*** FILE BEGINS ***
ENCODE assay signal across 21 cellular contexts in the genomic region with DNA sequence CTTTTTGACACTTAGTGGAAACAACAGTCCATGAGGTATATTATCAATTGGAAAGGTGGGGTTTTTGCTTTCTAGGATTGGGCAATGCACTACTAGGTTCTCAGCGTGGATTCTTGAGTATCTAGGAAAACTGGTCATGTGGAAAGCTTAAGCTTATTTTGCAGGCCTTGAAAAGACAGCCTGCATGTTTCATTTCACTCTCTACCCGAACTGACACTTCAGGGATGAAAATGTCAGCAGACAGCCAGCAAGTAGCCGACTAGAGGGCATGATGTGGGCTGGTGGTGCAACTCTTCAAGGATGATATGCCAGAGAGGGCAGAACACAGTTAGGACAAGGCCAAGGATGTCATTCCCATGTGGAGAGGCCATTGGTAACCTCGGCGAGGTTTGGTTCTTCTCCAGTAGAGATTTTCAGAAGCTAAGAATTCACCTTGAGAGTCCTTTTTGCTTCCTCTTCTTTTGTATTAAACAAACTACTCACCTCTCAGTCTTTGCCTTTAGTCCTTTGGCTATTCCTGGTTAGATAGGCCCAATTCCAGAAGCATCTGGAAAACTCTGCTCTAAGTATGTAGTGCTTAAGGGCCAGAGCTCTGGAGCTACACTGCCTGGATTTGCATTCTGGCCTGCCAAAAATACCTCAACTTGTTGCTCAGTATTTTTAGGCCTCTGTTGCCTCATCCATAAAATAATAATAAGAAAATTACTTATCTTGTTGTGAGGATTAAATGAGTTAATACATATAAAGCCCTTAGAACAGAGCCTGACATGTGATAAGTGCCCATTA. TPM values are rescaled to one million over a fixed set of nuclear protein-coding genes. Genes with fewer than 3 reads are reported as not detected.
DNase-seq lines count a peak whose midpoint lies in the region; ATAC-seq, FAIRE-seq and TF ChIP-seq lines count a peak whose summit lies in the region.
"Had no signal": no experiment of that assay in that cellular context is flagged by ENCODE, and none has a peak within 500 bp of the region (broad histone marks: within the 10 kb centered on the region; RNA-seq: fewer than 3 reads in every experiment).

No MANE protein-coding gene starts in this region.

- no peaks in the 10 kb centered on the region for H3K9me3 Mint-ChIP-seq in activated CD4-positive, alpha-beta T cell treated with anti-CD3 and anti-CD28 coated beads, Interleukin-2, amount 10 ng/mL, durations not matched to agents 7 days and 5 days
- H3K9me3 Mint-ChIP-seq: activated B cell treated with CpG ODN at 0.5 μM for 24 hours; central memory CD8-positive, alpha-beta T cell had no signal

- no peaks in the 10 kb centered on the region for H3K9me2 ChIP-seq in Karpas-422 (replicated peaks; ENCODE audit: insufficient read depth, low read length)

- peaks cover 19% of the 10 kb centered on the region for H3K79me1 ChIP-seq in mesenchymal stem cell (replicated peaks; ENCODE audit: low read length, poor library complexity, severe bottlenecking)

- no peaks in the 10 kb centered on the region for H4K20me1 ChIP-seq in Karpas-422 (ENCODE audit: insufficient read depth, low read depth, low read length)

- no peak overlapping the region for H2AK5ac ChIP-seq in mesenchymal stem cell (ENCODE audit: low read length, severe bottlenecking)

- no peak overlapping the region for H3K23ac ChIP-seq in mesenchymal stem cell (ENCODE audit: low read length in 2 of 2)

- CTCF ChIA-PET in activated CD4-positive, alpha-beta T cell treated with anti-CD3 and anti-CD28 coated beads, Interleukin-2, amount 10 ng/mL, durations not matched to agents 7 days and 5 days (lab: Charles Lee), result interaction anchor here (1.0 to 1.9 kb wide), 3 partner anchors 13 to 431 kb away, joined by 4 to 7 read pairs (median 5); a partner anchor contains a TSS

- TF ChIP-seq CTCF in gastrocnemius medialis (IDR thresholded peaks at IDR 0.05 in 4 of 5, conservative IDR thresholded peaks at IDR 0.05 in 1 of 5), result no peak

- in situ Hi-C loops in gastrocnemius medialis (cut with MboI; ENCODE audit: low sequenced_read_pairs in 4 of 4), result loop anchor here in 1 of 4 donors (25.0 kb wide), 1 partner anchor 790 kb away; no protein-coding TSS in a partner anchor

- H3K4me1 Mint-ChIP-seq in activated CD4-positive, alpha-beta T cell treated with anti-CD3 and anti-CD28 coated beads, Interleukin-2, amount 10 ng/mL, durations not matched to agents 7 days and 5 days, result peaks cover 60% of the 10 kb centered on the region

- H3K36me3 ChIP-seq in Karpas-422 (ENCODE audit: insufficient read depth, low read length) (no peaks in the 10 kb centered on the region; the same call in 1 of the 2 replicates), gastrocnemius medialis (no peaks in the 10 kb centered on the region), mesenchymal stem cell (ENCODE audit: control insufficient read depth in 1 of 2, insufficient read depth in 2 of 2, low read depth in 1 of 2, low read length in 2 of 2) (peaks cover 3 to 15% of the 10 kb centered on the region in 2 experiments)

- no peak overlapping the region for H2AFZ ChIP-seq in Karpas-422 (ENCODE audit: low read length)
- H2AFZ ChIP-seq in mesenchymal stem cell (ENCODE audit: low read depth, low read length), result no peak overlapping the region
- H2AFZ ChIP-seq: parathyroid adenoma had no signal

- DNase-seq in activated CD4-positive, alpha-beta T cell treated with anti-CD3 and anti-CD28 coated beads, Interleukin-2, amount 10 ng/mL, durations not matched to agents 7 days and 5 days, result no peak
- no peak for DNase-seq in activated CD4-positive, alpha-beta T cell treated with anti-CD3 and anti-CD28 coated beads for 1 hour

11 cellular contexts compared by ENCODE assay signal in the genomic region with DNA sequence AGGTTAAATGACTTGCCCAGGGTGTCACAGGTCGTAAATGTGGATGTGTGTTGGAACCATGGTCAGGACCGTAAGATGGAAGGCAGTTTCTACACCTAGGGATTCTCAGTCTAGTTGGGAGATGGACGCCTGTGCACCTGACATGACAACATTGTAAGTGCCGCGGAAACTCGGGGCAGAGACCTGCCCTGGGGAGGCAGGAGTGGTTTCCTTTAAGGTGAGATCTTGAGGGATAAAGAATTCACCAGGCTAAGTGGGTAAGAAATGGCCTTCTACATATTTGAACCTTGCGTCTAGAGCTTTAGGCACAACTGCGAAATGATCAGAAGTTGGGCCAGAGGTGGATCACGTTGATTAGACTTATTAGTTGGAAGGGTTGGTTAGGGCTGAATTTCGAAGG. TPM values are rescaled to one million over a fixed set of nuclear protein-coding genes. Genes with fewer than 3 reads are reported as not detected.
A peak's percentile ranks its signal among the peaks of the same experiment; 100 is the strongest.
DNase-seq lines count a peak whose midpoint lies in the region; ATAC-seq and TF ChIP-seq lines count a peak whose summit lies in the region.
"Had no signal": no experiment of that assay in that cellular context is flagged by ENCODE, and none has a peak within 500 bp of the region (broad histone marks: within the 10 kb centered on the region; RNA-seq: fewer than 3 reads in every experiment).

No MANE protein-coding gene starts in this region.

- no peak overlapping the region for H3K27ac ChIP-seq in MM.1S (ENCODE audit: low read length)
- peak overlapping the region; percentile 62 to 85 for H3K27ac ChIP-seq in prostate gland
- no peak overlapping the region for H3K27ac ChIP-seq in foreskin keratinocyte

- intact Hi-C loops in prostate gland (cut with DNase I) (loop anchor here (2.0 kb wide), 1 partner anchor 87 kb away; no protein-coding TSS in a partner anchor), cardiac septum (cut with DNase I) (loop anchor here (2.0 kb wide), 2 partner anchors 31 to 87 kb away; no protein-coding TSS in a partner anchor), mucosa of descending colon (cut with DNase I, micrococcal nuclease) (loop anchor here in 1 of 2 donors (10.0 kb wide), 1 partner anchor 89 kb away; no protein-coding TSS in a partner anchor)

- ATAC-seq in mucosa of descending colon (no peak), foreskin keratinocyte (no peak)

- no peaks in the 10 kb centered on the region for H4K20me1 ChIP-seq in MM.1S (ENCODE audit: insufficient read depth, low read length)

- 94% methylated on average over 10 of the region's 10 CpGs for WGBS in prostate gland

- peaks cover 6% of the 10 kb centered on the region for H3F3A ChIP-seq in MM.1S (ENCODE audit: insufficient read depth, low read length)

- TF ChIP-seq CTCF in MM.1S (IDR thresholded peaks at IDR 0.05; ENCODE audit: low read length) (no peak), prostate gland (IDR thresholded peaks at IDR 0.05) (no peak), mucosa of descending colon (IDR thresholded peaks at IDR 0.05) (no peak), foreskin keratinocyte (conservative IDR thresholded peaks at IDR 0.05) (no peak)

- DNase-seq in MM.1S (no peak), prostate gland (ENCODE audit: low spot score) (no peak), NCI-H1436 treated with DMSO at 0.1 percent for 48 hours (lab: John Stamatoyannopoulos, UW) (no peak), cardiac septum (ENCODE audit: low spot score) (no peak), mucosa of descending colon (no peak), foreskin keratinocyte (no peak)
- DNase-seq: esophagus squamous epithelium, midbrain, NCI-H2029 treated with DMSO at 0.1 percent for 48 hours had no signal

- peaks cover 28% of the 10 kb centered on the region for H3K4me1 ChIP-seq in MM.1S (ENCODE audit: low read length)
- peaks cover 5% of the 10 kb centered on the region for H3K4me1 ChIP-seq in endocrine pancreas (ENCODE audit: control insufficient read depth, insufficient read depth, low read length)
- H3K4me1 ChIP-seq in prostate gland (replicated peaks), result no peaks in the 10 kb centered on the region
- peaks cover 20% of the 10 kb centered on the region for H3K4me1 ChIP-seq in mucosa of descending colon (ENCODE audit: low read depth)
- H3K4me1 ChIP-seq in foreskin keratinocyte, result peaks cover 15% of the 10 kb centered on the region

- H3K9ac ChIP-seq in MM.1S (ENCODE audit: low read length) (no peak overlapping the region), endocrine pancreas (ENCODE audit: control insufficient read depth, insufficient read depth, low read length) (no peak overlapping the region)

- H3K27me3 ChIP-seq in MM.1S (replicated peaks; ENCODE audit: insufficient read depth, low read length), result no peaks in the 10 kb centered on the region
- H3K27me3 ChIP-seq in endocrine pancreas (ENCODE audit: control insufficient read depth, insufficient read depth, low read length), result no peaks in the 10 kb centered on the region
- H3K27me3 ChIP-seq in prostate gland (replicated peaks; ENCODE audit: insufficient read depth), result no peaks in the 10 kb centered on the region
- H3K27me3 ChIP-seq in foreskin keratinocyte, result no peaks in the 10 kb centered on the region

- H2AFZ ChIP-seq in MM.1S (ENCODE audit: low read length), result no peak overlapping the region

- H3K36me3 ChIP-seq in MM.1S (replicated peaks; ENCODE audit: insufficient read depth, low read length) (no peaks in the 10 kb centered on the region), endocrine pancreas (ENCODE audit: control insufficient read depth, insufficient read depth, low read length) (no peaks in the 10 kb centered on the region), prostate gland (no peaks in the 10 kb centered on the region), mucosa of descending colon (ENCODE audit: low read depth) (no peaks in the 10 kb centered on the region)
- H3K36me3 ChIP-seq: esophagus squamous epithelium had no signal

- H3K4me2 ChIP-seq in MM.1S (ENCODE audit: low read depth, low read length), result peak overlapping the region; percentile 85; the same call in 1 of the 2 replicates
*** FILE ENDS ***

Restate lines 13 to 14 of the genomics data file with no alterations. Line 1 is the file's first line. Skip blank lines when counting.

- TF ChIP-seq CTCF in gastrocnemius medialis (IDR thresholded peaks at IDR 0.05 in 4 of 5, conservative IDR thresholded peaks at IDR 0.05 in 1 of 5), result no peak

- in situ Hi-C loops in gastrocnemius medialis (cut with MboI; ENCODE audit: low sequenced_read_pairs in 4 of 4), result loop anchor here in 1 of 4 donors (25.0 kb wide), 1 partner anchor 790 kb away; no protein-coding TSS in a partner anchor